It's like the Chiquita banana sticker for healthcare software: "I'm HIPAA-compliant," the product claim calls out to anxious buyers.
But declarations by healthcare information technology vendors that their products are in sync with new federal regulations may be premature. That's the cautious view of many providers-and even some vendors-who believe the best phrase to keep in mind when shopping for new software is not "HIPAA-compliant" but "buyer beware."
As regulators continue to complete and debate provisions of the Health Insurance Portability and Accountability Act of 1996, the companies that provide information systems to hospitals are not waiting around. They are poised to pounce on a market that may need new computer systems to comply with the electronic data standards and privacy regulations set forth by HIPAA.
According to a raft of vendors at the annual meeting of the Healthcare Information and Management Systems Society held earlier this month in New Orleans, compliance with HIPAA's regulations can be helped along, if not entirely achieved, by using new software.
Many at the meeting urged a guarded approach to such promises, especially because some of HIPAA's regulations have yet to be completed.
"For (vendors) to say they are globally HIPAA-compliant would have to be an overstatement," said Pamela McNutt, chief information officer of Methodist Hospitals of Dallas and a HIMSS board member.
On behalf of its members, the American Hospital Association is beginning to evaluate the software vendors as well as the law firms and consulting companies offering compliance services.
Until it has completed that assessment, the AHA is "advising members to be cautious and to thoroughly evaluate a (vendor) proposal to make sure it meets their needs," said Melinda Hatton, Washington counsel for the AHA.
The degree to which software products can throw a lifeline to hospitals' compliance efforts may depend on the regulation, observers agreed. HIPAA's standards for electronic transactions, published in the Federal Register last August, are perhaps most conducive to a software-based solution.
"As far as the transactions and code sets, I believe many vendors can create a standard claim form," said Lisa Dahm, a healthcare lawyer and senior manager of HIPAA services and regulatory compliance at Deloitte & Touche consulting firm.
However, she added, "whether or not the vendor is collecting all the data required for that claim form is still questionable."
Dahm and others advised hospitals not to automatically accept a vendor's word that its electronic claim form can capture all the data providers need to document encounters and send clean claims.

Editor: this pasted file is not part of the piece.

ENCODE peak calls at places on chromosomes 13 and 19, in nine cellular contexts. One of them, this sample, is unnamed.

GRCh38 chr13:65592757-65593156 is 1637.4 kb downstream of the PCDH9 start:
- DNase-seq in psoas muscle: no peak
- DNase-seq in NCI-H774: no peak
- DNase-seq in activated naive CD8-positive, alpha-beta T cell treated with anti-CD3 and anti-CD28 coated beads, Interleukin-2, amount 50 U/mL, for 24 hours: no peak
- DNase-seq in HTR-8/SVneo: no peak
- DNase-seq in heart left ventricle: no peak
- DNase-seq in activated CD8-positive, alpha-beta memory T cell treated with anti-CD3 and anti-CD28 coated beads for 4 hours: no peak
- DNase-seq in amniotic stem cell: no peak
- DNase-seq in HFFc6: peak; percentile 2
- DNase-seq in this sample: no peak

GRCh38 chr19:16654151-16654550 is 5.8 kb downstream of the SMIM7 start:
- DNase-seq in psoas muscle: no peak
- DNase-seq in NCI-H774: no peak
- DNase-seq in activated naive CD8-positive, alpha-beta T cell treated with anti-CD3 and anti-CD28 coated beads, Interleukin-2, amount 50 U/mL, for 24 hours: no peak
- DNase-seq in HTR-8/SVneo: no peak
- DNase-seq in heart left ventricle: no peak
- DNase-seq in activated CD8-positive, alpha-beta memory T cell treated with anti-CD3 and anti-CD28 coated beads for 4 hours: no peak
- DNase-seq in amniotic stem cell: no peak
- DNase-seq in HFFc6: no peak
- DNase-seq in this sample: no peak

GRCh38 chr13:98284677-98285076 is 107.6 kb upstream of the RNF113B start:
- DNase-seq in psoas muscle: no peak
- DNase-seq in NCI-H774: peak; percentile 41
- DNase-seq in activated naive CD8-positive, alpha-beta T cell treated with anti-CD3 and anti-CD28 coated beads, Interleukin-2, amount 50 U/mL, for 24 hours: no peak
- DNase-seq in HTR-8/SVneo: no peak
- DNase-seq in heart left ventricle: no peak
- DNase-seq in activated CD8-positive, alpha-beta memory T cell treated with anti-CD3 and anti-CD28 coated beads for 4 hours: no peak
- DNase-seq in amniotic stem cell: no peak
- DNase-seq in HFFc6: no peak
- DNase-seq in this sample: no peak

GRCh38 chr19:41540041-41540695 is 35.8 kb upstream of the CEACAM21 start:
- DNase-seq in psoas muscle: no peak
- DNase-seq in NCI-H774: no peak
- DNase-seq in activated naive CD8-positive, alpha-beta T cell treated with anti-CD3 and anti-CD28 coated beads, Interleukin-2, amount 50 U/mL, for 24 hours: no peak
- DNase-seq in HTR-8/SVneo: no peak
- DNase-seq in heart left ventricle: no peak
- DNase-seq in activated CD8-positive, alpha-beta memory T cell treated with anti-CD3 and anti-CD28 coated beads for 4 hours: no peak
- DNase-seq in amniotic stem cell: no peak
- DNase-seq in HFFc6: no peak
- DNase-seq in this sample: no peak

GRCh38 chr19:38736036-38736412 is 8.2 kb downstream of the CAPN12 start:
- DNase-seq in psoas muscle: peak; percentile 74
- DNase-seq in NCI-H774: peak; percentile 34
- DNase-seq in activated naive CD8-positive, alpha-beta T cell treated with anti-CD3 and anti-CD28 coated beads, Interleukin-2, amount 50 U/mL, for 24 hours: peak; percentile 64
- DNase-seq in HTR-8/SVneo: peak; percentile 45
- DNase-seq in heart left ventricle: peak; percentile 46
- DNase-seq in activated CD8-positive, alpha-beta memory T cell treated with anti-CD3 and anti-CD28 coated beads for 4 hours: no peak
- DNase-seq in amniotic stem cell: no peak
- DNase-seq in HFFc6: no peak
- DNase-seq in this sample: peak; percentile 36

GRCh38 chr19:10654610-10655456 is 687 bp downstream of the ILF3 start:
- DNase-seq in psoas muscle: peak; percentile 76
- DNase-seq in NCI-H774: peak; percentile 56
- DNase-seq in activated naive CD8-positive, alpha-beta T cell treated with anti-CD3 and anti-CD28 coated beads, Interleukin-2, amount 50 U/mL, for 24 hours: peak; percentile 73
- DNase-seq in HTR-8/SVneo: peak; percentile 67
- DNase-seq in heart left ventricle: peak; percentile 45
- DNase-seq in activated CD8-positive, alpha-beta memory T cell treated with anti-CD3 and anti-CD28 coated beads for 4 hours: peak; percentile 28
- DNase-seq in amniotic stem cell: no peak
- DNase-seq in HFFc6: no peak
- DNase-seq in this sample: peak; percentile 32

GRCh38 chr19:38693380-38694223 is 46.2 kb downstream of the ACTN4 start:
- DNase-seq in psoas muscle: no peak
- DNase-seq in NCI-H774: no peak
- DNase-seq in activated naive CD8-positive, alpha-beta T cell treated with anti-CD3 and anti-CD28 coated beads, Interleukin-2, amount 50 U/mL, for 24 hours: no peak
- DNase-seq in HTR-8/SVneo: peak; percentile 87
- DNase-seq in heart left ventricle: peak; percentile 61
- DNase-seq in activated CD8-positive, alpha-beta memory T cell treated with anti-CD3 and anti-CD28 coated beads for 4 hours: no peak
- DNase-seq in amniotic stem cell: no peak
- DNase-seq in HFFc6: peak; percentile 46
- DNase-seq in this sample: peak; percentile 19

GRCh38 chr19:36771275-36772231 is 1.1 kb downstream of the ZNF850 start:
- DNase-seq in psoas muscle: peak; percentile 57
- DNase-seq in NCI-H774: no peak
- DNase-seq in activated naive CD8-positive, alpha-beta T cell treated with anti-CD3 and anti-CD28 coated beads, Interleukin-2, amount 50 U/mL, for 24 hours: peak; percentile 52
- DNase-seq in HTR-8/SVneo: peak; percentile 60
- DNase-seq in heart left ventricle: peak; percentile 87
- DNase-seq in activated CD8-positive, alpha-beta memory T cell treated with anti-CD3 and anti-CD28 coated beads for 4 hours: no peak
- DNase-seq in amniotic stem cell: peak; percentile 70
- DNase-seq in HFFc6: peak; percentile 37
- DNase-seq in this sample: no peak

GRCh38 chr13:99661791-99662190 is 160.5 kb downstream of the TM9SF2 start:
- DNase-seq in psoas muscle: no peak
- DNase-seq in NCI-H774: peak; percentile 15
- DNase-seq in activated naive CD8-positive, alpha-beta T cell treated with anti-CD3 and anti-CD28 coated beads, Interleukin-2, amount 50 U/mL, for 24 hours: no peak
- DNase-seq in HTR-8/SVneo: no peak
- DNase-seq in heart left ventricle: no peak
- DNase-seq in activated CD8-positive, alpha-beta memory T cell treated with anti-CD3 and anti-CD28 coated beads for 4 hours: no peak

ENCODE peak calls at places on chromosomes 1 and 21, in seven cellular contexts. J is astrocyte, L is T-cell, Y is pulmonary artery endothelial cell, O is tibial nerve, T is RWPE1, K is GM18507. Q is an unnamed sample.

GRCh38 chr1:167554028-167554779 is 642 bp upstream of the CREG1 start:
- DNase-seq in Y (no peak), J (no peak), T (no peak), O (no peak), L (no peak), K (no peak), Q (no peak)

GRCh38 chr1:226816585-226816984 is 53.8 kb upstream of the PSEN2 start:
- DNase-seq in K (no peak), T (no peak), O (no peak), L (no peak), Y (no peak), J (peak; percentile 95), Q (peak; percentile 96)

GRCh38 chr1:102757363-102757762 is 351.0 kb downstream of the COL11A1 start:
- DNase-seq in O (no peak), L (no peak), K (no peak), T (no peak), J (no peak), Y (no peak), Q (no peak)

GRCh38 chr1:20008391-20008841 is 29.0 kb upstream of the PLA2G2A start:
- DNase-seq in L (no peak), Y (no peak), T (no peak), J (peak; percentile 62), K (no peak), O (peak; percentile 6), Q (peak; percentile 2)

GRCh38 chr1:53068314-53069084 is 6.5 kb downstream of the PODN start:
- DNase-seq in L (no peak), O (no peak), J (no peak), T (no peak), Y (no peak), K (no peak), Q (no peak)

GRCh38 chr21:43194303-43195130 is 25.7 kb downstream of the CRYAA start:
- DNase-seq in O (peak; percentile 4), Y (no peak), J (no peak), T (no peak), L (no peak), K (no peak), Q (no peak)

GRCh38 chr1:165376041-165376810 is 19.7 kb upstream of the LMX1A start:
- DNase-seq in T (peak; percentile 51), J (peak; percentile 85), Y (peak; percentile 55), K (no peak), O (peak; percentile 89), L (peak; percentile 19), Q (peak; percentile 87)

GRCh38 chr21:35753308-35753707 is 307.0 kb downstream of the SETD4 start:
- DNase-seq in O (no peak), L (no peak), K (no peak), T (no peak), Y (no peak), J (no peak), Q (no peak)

HIPAA's more complex privacy regulations, which were made final late last year, are less likely than the electronic standards to be satisfied by installing new systems.
"There is technology available that can help people implement their policies pursuant to privacy, but there is no such thing as a privacy-compliant application," said Shannah Koss, solutions and strategy executive for IBM's HIPAA practice.
The privacy regulations require healthcare organizations to develop policies and procedures that protect patient confidentiality, restrict the information physicians can share with one another, and allow patients to review and request amendments to their medical records.
Providers' understanding of HIPAA regulations is growing, but there is still room for improvement. According to HIMSS' annual leadership survey, for which preliminary results were released at the group's conference this month, 30% of respondents said they are "highly knowledgeable" about HIPAA's requirements, compared with 13% last year.
Yet to be completed are HIPAA's security regulations, which will require healthcare organizations to strictly control access to patient files and install systems to authenticate the identity of caregivers before they view patient information.
"There are a lot of things in the security regulation that we want to do anyway," said Methodist Hospitals' McNutt. Common-sense measures, she added, do not require waiting until all the regulations are complete. At Methodist, McNutt is "proceeding full steam ahead" with security projects such as strengthening the cyber-armor around its computer network.
For those working on HIPAA compliance with vendors, McNutt advises a methodical approach.
"Smaller organizations without someone focused on HIPAA might be lured into the HIPAA stamp-of-approval approach and not spend much time or effort understanding the depth of the regulations," McNutt said.
Providers need to investigate vendors' claims, McNutt said, and get assurance that the product under consideration is available and installed at a customer site.